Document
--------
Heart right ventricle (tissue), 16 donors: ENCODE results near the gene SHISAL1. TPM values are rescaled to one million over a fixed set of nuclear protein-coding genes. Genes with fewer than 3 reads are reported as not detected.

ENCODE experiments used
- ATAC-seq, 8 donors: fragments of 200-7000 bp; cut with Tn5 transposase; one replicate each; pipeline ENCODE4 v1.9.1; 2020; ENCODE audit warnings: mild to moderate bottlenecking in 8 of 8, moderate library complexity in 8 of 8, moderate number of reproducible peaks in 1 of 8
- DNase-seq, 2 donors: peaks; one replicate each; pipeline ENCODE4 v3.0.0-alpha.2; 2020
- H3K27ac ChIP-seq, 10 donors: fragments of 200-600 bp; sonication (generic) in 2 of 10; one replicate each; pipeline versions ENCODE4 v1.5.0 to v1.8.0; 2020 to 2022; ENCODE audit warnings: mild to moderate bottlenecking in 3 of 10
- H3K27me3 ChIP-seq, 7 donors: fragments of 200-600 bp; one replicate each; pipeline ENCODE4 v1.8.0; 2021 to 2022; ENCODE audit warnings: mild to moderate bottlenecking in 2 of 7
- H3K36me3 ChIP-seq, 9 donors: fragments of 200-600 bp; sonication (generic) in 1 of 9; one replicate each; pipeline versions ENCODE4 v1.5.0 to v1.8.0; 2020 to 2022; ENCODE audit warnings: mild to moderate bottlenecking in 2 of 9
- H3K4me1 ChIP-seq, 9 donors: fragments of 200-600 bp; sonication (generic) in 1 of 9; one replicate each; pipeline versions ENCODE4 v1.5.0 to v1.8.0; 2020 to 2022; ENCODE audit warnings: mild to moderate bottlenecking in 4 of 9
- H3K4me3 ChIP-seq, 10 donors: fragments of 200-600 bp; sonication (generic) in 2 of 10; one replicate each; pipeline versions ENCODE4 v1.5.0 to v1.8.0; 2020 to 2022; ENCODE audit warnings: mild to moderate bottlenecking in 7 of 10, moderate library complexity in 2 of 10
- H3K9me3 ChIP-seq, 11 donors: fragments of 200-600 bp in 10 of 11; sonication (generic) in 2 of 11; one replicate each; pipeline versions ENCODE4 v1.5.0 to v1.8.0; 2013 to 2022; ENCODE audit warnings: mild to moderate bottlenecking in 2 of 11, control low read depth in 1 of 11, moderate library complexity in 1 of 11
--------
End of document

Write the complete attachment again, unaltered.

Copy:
Heart right ventricle (tissue), 16 donors: ENCODE results near the gene SHISAL1. TPM values are rescaled to one million over a fixed set of nuclear protein-coding genes. Genes with fewer than 3 reads are reported as not detected.

ENCODE experiments used
- ATAC-seq, 8 donors: fragments of 200-7000 bp; cut with Tn5 transposase; one replicate each; pipeline ENCODE4 v1.9.1; 2020; ENCODE audit warnings: mild to moderate bottlenecking in 8 of 8, moderate library complexity in 8 of 8, moderate number of reproducible peaks in 1 of 8
- DNase-seq, 2 donors: peaks; one replicate each; pipeline ENCODE4 v3.0.0-alpha.2; 2020
- H3K27ac ChIP-seq, 10 donors: fragments of 200-600 bp; sonication (generic) in 2 of 10; one replicate each; pipeline versions ENCODE4 v1.5.0 to v1.8.0; 2020 to 2022; ENCODE audit warnings: mild to moderate bottlenecking in 3 of 10
- H3K27me3 ChIP-seq, 7 donors: fragments of 200-600 bp; one replicate each; pipeline ENCODE4 v1.8.0; 2021 to 2022; ENCODE audit warnings: mild to moderate bottlenecking in 2 of 7
- H3K36me3 ChIP-seq, 9 donors: fragments of 200-600 bp; sonication (generic) in 1 of 9; one replicate each; pipeline versions ENCODE4 v1.5.0 to v1.8.0; 2020 to 2022; ENCODE audit warnings: mild to moderate bottlenecking in 2 of 9
- H3K4me1 ChIP-seq, 9 donors: fragments of 200-600 bp; sonication (generic) in 1 of 9; one replicate each; pipeline versions ENCODE4 v1.5.0 to v1.8.0; 2020 to 2022; ENCODE audit warnings: mild to moderate bottlenecking in 4 of 9
- H3K4me3 ChIP-seq, 10 donors: fragments of 200-600 bp; sonication (generic) in 2 of 10; one replicate each; pipeline versions ENCODE4 v1.5.0 to v1.8.0; 2020 to 2022; ENCODE audit warnings: mild to moderate bottlenecking in 7 of 10, moderate library complexity in 2 of 10
- H3K9me3 ChIP-seq, 11 donors: fragments of 200-600 bp in 10 of 11; sonication (generic) in 2 of 11; one replicate each; pipeline versions ENCODE4 v1.5.0 to v1.8.0; 2013 to 2022; ENCODE audit warnings: mild to moderate bottlenecking in 2 of 11, control low read depth in 1 of 11, moderate library complexity in 1 of 11